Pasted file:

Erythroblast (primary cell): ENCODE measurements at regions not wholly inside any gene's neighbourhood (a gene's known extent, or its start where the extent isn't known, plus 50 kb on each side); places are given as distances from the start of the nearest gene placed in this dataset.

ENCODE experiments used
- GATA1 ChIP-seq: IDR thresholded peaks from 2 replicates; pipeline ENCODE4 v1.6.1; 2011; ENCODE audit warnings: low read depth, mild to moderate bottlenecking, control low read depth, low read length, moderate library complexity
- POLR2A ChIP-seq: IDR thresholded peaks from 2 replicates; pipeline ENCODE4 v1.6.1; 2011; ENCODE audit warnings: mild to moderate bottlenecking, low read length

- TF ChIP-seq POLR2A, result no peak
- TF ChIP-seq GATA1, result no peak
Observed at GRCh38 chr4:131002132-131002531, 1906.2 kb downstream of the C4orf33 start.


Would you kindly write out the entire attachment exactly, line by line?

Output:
Erythroblast (primary cell): ENCODE measurements at regions not wholly inside any gene's neighbourhood (a gene's known extent, or its start where the extent isn't known, plus 50 kb on each side); places are given as distances from the start of the nearest gene placed in this dataset.

ENCODE experiments used
- GATA1 ChIP-seq: IDR thresholded peaks from 2 replicates; pipeline ENCODE4 v1.6.1; 2011; ENCODE audit warnings: low read depth, mild to moderate bottlenecking, control low read depth, low read length, moderate library complexity
- POLR2A ChIP-seq: IDR thresholded peaks from 2 replicates; pipeline ENCODE4 v1.6.1; 2011; ENCODE audit warnings: mild to moderate bottlenecking, low read length

- TF ChIP-seq POLR2A, result no peak
- TF ChIP-seq GATA1, result no peak
Observed at GRCh38 chr4:131002132-131002531, 1906.2 kb downstream of the C4orf33 start.